What is the difference?

We have customers keep asking us the same questions. “What is the difference between Registered Trademark, Service Mark and Copyright?”

So we have decided to post this article for those who are willing to learn more about it.

Trademark symbols protect your various product names, titles, logo design, brochure designs, custom web design and other graphic design elements that are used to identify your company as the source of a product. In this way, trademarks help your company to maintain a distinct identity in the marketplace.

Once you put a trademark on a product in the marketplace, it provides legal protection. However, they do not prevent other companies from producing the same products with a clearly different mark – you cannot trademark an idea but you can trademark the expression of an idea.

Although trademarks protect, they must also be protected by registering with the US Patent and Trademark Office. A Registered Trademark  costs anywhere from $325 and up, and often takes a year and even up to several years to process, since there is more research involved in issuing it. Once registered, you can change the ™ to ®.

Companies must constantly monitor their trademarks so that they don’t slip into generic use; if they do, they can lose them. For example, Kleenex must constantly remind the public that Kleenex is their product, and not the universal synonym for tissue.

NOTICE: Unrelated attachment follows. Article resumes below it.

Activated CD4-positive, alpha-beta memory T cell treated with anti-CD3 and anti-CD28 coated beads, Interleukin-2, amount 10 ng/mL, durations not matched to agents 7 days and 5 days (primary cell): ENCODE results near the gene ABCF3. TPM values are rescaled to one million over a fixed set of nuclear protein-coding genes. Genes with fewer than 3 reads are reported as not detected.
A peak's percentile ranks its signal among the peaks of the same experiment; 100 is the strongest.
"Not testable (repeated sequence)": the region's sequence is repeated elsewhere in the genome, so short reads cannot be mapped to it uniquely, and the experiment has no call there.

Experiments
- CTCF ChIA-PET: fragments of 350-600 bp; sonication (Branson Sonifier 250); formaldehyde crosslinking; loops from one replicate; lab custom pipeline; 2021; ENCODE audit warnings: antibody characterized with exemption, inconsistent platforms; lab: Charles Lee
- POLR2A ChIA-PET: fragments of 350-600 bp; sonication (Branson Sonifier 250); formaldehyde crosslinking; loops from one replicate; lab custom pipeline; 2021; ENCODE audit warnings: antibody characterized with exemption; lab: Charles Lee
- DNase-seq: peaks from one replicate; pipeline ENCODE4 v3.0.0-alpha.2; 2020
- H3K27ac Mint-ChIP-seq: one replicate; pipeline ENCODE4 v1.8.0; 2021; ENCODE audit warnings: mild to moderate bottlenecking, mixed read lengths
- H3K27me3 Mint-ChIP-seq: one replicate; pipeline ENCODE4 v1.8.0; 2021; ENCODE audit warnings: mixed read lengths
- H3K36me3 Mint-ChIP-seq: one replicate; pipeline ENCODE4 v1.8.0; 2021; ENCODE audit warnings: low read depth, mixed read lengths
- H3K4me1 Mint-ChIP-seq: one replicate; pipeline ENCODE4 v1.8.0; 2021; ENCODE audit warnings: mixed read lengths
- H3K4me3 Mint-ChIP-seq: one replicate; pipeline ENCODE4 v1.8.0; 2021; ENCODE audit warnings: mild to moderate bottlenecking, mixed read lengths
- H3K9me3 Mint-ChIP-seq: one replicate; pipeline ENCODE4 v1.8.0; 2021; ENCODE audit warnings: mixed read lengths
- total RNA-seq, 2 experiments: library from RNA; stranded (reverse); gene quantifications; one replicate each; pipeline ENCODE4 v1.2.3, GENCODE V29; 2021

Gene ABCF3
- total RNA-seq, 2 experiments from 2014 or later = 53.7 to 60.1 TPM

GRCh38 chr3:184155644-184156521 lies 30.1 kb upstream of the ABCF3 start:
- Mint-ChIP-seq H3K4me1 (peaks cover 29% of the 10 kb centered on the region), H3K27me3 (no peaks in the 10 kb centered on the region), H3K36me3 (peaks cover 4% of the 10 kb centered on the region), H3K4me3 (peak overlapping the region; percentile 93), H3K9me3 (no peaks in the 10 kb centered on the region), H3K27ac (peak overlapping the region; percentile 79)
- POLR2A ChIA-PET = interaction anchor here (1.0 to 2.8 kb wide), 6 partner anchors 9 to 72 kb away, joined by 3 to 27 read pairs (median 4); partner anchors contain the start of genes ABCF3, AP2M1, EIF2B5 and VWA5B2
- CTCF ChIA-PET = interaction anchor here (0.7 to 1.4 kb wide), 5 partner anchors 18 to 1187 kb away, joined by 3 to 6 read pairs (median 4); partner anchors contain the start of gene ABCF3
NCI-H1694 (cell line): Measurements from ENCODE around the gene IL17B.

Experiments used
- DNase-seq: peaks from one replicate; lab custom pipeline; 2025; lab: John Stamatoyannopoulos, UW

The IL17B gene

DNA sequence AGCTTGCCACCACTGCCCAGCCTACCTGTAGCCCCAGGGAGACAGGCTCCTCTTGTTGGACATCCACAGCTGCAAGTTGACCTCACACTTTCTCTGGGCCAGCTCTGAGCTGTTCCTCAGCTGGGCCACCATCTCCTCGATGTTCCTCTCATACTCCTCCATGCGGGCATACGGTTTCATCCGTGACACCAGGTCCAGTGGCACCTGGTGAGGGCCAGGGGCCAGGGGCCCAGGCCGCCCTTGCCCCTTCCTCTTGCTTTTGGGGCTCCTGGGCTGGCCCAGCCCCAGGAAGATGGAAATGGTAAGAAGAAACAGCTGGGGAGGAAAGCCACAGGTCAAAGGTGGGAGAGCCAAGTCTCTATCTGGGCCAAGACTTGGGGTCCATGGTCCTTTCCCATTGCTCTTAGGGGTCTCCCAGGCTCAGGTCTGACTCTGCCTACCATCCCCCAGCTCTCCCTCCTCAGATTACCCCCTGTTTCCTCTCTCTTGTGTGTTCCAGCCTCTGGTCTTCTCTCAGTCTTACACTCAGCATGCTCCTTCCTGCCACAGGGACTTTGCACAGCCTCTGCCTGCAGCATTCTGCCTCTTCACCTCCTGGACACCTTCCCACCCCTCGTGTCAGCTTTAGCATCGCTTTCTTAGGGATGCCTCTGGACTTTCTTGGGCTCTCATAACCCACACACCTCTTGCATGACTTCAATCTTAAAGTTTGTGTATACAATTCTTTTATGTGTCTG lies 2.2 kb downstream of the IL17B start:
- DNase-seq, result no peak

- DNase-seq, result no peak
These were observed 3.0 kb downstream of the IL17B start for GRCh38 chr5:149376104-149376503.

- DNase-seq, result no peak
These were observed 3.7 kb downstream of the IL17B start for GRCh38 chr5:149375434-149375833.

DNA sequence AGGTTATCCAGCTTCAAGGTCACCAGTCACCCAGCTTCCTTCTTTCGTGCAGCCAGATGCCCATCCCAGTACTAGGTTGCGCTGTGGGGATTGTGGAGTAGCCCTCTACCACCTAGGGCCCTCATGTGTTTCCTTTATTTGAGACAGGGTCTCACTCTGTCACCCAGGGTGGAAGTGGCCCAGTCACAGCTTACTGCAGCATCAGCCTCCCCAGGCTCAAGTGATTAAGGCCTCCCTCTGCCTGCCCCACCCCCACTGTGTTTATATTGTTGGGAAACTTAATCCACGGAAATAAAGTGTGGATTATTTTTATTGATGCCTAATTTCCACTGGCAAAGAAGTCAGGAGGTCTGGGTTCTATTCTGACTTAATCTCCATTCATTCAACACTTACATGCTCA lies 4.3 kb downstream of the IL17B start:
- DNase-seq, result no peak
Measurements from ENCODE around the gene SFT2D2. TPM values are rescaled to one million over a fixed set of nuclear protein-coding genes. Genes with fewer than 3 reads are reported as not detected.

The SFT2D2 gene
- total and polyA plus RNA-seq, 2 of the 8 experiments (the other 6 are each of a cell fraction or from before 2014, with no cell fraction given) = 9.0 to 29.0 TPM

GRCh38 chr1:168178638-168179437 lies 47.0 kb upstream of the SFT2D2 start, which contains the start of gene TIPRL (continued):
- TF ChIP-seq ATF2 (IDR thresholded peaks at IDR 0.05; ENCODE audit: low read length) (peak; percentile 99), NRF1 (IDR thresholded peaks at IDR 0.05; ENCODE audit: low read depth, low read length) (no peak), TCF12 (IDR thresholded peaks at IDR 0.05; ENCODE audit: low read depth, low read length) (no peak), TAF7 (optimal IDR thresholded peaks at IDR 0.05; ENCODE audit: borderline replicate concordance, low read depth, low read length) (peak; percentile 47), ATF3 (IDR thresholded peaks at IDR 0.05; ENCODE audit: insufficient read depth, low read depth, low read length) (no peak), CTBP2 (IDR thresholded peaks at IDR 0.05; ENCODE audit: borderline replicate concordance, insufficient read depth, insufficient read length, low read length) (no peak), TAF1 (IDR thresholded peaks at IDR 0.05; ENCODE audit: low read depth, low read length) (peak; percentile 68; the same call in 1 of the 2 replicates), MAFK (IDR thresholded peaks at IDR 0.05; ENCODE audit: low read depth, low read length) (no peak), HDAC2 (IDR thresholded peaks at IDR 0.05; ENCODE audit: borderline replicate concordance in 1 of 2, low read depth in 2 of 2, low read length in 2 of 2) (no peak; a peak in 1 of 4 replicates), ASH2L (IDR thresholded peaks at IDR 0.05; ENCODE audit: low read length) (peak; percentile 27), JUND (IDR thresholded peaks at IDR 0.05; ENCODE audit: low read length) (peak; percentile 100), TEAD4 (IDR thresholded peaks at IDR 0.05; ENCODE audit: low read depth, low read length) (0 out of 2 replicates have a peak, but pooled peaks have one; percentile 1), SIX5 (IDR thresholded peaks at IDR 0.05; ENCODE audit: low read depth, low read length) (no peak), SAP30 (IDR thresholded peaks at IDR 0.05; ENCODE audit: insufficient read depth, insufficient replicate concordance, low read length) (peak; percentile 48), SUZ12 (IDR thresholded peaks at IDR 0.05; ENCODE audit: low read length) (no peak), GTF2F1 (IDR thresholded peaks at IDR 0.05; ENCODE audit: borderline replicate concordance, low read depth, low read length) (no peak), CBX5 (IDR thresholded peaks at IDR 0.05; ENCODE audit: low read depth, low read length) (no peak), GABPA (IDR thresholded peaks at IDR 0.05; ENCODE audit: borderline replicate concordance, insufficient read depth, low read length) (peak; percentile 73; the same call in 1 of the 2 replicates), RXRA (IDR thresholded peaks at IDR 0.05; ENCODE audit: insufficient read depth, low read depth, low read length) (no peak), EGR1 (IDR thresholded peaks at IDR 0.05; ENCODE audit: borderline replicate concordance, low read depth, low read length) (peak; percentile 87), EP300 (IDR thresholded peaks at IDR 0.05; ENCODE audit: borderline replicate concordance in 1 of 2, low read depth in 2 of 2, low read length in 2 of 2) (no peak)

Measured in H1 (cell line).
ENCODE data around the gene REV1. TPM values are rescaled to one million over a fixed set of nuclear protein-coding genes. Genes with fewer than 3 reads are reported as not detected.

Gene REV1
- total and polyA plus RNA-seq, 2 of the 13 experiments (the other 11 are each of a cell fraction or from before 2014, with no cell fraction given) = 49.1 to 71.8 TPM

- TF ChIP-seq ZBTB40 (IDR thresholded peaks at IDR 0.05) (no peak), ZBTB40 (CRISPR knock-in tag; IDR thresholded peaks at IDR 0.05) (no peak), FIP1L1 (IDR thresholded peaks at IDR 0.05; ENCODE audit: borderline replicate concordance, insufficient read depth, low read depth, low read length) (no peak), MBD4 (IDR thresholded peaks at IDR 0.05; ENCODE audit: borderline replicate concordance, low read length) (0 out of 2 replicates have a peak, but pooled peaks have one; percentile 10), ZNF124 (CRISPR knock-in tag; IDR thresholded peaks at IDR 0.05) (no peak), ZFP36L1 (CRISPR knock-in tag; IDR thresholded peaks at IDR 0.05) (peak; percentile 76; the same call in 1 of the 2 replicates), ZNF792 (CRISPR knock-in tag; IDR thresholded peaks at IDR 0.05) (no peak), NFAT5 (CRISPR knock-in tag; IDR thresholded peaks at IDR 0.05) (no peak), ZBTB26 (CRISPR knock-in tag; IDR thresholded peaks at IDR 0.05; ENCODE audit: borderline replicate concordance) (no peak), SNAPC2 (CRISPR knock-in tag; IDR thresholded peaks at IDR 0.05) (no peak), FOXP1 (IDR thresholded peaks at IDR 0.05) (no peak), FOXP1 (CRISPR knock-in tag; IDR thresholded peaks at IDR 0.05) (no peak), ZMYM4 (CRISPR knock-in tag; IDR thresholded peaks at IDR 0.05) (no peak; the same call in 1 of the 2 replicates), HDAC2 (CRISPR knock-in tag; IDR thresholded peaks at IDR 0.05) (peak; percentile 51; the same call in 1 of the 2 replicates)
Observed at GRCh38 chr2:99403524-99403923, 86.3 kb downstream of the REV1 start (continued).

The Service Mark protects a service as opposed to a physical product and affords the same protection as a Trademark.

A trademark must be renewed every ten years and trademark laws vary significantly from country to country.

A Copyright  protects original artistic, dramatic, literary, musical and intellectual work that is fixed in any tangible medium such as a book, song, computer program or the content of a website as a whole.

The work can be published or unpublished. As with Trademarks, you cannot copyright an idea only the unique expression of an idea.

A copyright entitles the holder to exclusive rights to:

– Reproduce the work
– Publically distribute copies
– Create derivative works
– Publically perform and/or display the work

These five rights kick in from the moment the work is written, illustrated, or constructed, even without registering. However, the safest thing to do is to officially register your work.

Copyrights are registered with the US Copyright Office and they are generally easier to register than trademarks. A copyright registration currently costs approximately $30 and takes approximately 4 to 5 months to process.

A copyright remains in effect for seventy years after the creator’s death and no renewal is necessary. Unlike a trademark, the holder is under no pressure to keep tabs on it constantly.

Copyright law is fairly consistent country to country.

Article inspired by a book titled What’s the Difference?